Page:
A carers’ advice line is about to be launched and health bosses said they were looking to address inequalities across the area.
Becky Cooper, head of palliative care at Norfolk Community Health and Care (NCHC), said: “Before we started with the STP (sustainability and transformation partnership) there was significant variation.”
She said health leaders looked at hospice at home services as well as beds but said it was found beds did not necessarily need to be in a traditional hospice, and could potentially be in care homes or the community.
But she was optimistic the postcode lottery for palliative care would be fixed and that since the hospice at home service had been running in central Norfolk they had received 97 referrals, and all had been able to die at home.
She said: “I’ve worked in Norfolk and Waveney for many years. There’s been in the past tension on how we should take it forward. But for the last two years it’s been about taking it forward together.”
Melanie Craig, chief officer at NHS Great Yarmouth and Waveney Clinical Commissioning Group (CCG), added: “We know that across Norfolk and Waveney that in the next six months or so we will be expected to deliver a long term plan.”
Analysis: Patient must be kept at forefront
The landscape surrounding palliative care is complex, which is one of the reasons it has been so difficult to get it right.
Not only are there a number of places palliative care is provided - at home, in an acute hospitals, in a care home, in a hospice - but there are also different criteria to get a spot in any of those services, and even more specifications for who gets the funding and from where.
It means for relatives it is often confusing at an already distressing time and that is why it is the patient and their family which must be at the front of any reform.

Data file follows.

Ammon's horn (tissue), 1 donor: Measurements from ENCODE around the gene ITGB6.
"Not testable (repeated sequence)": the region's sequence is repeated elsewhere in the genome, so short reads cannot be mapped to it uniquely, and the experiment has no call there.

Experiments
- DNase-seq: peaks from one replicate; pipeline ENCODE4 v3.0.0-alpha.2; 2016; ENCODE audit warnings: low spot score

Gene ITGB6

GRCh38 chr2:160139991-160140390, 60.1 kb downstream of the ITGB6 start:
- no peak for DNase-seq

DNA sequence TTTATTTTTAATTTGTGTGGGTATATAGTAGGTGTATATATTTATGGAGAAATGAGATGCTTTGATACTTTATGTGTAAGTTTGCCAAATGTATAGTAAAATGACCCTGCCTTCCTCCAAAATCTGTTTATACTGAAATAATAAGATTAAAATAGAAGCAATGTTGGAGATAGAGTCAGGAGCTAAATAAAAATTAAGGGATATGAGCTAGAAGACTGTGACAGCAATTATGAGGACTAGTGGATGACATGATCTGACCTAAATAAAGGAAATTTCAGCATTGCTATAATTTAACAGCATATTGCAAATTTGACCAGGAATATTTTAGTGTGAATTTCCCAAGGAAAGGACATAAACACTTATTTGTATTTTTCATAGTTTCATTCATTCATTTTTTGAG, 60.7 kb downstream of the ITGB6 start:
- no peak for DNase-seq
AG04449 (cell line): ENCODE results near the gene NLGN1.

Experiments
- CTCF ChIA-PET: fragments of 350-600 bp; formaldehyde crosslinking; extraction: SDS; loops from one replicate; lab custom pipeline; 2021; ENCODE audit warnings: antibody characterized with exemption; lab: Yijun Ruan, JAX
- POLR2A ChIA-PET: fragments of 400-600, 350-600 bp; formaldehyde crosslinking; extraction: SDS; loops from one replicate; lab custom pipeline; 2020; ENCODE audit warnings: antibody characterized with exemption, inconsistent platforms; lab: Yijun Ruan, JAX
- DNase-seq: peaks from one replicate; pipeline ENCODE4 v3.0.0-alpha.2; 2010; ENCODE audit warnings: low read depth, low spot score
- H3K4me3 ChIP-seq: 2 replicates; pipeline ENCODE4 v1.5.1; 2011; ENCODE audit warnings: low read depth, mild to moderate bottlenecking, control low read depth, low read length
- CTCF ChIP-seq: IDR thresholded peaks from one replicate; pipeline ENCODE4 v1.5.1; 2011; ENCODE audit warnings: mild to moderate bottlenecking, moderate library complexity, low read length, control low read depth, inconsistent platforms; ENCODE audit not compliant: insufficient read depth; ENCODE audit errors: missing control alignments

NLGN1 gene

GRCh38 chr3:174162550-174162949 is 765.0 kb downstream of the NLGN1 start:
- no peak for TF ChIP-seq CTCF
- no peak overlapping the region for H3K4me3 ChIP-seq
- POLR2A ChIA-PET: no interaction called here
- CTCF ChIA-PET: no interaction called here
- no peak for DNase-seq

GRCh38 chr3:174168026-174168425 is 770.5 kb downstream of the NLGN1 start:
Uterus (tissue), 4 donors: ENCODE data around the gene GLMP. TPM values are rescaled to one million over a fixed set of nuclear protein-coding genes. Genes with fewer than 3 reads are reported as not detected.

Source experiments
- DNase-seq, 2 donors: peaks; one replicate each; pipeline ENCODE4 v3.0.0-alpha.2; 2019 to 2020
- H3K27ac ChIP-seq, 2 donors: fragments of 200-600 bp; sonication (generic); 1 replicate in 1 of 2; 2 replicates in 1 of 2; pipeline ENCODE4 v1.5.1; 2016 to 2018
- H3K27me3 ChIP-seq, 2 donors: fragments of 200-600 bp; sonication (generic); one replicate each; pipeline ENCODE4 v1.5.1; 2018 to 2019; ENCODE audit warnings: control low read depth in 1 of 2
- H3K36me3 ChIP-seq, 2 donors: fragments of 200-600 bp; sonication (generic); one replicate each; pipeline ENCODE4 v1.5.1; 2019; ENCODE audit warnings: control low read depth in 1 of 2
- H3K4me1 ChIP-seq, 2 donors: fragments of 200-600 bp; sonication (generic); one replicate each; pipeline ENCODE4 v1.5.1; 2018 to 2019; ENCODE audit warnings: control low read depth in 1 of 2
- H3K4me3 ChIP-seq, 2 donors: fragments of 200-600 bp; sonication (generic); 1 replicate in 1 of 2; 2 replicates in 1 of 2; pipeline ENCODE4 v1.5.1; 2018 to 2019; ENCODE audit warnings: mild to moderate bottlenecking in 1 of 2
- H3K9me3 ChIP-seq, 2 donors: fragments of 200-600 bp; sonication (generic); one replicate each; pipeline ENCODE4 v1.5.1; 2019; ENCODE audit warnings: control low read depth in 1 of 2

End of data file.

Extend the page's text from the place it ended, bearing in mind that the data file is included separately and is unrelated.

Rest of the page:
If the various organisations can work together to make sure all in Norfolk have equitable access to end of life care, then it will be a success for working more closely and in a more integrated way.
But with an overspend of £65m across Norfolk’s health organisations last year, it is clear there will not be more money pumped into the area. Instead, it is hoped efficiencies can be found.
Concern over access to funding
Mr May was also concerned about how funding for NHS care at the end of life was calculated.
He said even though his wife’s terminal condition meant she was bed bound and at a 70pc chance of having a heart attack, she was not assessed as ‘severe’ in a number of categories used to determine whether a patient receives continuing healthcare funding.
He said because Mrs May’s conditions are so rare, especially when combined, it was impossible for a nurse assessor to review her eligibility and only a specialist could.
And the form needed to access the funding was complex, he said.
“It’s like they want to stop you getting the funding, not help you access it,” he said.
“To find palliative care in Norfolk is very difficult especially with limited funds.”